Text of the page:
Conservatism, as a descriptive word applied to people, is a much more recent term. It is for this reason that conservatism has a much more narrow context of meaning than liberalism. So, conservatism always has been defined in contrast and reaction to liberalism, specifically within the parameters of Enlightenment and post-Enlightenment thought.

* * * *

An issue that has been gnawing at mind for longer than almost any other single issue is a particular inconsistency in conservative thought. I’ve come to call it symbolic conflation, which is just to say that conservative identity uses symbolic rhetoric that obscures its own real meaning and purpose.

This isn’t meant as a dismissal, but more as a sociological assessment. As I argue about symbolic conflation, it plays a far different role in society than does the liberal approach. I tend to see conservatism and liberalism as psychological predispositions and social phenomena. They are patterns of cognitive behavior, both individual and collective. “Liberals,” in challenging conservatives, “want to loosen up the social order, but they don’t want to pull out the lynchpin.” As I further explain:

This is why liberals can be more conservative than even conservatives, moderating the extremes. The reason conservatives rule to the extent that they do so is because liberals allow them.

Social order is a strange thing. It would seem even stranger that conservatives take social order for granted more than do liberals. I suppose this is the case because for conservatives social order always has to largely play out on the level of unconsciousness.

None of this is meant directly as a criticism of conservatism. Conservatism can be used in the service of beneficial social orders just as easily with destructive social orders. The deal conservatives and liberals have is the following. Liberals won’t do an all out assault on the symbolic conflation that holds social order together and conservatives will incorporate liberalism into the social order so as to strengthen it. Whether this is a good deal, whether this is symbiosis or codependency (certainly not opposing ideologies in a simplistic sense) is another matter. I offer it just as an observation and analysis of how society seems to operate.

In thinking about this inconsistency, I realize how it connects back to the Kirkian theory of conservative balance. It also occurs to me that this goes back to Edmund Burke. The critics of Burke complained about his inconsistency, something I’ve discussed before. That is important since many conservatives, Kirk included, have seen the Anglo-American conservative tradition as having its roots in Burkean politics. Kirk is using Burke’s claim of balance as a defense against inconsistency:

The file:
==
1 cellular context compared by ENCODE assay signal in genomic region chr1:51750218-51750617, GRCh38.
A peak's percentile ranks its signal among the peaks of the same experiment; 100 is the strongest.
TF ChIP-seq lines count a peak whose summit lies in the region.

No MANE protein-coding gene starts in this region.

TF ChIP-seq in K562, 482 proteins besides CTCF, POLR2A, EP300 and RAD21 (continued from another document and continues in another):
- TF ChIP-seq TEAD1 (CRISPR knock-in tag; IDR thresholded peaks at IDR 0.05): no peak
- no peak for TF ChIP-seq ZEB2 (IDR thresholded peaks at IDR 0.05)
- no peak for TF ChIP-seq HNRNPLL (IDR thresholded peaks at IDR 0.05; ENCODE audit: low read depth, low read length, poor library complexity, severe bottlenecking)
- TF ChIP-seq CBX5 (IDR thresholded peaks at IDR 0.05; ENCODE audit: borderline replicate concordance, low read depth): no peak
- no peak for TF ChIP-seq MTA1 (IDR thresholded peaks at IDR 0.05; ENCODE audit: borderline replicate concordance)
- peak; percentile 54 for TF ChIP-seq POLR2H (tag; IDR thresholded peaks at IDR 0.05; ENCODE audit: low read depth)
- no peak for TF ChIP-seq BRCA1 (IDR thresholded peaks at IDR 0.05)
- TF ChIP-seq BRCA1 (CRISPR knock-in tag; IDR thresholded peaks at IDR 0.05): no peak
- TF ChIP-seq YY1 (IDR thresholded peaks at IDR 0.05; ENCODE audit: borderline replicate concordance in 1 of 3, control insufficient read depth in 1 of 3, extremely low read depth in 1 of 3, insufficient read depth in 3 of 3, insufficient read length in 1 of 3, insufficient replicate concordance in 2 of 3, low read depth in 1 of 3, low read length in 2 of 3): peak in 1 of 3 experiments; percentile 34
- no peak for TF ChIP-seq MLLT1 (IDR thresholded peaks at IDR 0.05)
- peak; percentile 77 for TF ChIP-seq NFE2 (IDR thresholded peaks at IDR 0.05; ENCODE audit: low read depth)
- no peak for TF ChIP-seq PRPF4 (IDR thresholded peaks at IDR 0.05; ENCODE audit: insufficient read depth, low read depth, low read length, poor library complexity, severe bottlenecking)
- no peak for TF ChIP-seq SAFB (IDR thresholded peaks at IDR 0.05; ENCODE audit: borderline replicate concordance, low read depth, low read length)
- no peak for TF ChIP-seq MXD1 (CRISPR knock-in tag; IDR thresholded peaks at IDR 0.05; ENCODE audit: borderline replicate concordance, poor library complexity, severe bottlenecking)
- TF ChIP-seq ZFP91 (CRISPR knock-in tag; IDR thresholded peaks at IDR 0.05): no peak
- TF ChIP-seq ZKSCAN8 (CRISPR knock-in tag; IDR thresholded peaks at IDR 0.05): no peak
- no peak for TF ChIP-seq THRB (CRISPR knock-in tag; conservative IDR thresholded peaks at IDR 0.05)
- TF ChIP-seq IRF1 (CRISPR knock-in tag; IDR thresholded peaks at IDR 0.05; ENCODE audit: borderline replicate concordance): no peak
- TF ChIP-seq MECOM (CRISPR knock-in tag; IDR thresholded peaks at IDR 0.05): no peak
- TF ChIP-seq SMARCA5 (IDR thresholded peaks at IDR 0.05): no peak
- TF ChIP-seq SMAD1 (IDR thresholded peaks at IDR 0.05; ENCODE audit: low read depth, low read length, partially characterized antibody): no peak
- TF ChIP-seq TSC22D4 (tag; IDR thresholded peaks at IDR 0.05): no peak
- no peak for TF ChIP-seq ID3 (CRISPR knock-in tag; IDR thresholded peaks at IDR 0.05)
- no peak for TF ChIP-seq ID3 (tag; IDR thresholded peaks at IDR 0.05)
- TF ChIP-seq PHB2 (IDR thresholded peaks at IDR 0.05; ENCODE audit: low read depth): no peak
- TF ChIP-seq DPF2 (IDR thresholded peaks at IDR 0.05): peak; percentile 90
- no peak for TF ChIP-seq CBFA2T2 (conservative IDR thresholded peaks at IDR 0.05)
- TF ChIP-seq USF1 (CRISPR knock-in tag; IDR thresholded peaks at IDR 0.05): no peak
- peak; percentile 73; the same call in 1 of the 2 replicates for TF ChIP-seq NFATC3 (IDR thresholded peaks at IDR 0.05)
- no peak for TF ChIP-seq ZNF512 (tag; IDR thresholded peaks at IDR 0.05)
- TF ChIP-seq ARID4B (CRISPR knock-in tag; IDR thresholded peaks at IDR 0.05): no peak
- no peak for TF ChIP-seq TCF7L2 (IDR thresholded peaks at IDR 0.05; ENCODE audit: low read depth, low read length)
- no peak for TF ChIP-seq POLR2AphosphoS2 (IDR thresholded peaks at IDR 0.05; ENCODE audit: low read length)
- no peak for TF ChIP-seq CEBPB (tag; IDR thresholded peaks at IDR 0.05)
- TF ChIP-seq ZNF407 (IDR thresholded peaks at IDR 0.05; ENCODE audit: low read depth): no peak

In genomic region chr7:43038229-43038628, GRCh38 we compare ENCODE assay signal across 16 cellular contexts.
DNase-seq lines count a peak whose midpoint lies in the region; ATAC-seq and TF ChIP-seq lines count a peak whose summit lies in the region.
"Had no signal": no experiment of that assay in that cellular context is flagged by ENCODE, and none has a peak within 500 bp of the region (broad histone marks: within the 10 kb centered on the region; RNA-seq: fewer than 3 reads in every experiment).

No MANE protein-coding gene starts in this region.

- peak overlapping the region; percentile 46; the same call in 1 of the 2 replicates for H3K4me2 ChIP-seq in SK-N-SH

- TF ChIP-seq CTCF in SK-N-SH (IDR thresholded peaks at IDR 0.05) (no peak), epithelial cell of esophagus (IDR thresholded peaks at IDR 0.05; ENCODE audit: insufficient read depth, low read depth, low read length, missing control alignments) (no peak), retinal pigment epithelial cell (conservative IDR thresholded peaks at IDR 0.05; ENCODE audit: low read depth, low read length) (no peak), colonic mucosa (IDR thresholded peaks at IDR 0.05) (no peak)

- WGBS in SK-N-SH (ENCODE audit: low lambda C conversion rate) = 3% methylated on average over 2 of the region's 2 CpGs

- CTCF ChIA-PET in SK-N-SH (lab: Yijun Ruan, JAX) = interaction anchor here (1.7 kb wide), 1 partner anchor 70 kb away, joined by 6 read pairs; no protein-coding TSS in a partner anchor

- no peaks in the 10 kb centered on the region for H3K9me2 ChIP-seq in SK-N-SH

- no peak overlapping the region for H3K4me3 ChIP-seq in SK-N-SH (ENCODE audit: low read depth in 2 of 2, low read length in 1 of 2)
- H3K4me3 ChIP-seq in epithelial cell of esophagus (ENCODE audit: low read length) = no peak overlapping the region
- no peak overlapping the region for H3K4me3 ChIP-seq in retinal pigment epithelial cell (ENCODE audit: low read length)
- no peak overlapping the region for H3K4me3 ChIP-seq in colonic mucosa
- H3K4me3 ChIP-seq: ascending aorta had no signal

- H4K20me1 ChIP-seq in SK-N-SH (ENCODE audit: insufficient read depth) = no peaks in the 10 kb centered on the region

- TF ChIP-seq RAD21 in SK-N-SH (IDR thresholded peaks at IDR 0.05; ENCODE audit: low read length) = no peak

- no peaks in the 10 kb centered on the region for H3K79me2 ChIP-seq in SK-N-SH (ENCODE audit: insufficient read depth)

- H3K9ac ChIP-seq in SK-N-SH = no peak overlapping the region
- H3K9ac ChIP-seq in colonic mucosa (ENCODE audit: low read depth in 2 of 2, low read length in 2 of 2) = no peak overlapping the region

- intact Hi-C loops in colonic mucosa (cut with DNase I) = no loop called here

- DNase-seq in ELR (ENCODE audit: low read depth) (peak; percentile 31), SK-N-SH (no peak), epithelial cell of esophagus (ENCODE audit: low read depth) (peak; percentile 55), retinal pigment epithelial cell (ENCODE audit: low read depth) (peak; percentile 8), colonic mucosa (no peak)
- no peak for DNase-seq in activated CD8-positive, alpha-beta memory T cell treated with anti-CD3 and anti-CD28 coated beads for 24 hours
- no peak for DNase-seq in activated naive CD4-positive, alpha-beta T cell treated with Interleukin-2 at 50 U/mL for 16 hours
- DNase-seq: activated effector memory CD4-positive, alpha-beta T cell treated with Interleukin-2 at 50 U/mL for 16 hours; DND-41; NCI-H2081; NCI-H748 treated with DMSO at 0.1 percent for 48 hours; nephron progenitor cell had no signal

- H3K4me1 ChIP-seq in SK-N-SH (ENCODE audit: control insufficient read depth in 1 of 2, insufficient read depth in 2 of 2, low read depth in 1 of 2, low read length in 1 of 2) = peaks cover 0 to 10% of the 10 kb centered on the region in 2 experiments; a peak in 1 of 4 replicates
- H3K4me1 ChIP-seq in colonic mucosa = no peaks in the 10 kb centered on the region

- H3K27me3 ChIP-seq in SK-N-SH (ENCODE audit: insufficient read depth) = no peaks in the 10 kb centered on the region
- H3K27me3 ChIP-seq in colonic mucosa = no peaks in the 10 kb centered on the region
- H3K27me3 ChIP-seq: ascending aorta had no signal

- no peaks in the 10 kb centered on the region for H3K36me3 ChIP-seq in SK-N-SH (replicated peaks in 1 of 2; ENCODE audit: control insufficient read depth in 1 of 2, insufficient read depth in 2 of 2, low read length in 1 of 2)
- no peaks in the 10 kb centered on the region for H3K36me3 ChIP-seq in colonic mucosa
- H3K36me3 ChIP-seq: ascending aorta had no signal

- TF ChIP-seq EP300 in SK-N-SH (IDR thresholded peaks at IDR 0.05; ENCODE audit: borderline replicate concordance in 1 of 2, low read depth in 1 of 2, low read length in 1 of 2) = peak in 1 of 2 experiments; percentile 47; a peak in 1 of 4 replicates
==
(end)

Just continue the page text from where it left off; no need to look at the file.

[O]ne who wishes to preserve consistency, but who would preserve consistency by varying his means to secure the unity of his end, and, when the equipoise of the vessel in which he sails may be endangered by overloading it upon one side, is desirous of carrying the small weight of his reasons to that which may preserve its equipoise.

I guess Kirk isn’t necessarily offering anything new.

* * * *

Going by Coleman’s explication, there are two basic ways of thinking about ideology.

The first definition is as a system of beliefs (or ideas). But that isn’t what Kirk’s conservatism is concerned with.

That brings us to the second definition which, “roughly, is a set of one or two principles from which an adherent attempts to see all of life, and which he refuses to broaden even when empirical evidence indicates that his one or two principles are insufficient for deciding correctly all the great matters of life.” Ideology, in this second sense, is directly related to the ideologue as in a true believer who is dogmatic, narrow-minded, and rigid.

The problem with that view is that what is being described is precisely liberal-mindedness. By definition, liberalism is generosity of mind and spirit. Conservative’s are being haunted not by some dark shadow cast by liberal ideals, but by their own imaginings. They project their own fears onto all other ideologies, while denying their own ideological culpability.

If one thinks too long on all of this, conservatism begins to seem like smoke slipping through one’s fingers. Burke was a progressive reformer who belonged to the party on the political left, but was remembered by most for his reaction against the French Revolution. He never settled into principled position that defined his politics. By his own admission, his politics was the shifting of a boat on an ocean.

All in all, Burke was more like a mainstream Cold War liberal reacting to (real and perceived) enemies of the state and of the status quo. Maybe Kirk himself was just another one of those liberals being pulled by fear. Maybe that is what Anglo-American conservatism has always been about.

That reminds me of the quote by Irving Kristol. He said that a neo-conservative, the central form of modern American conservatism, is “a liberal who has been mugged by reality.” There are a number of things interesting about that.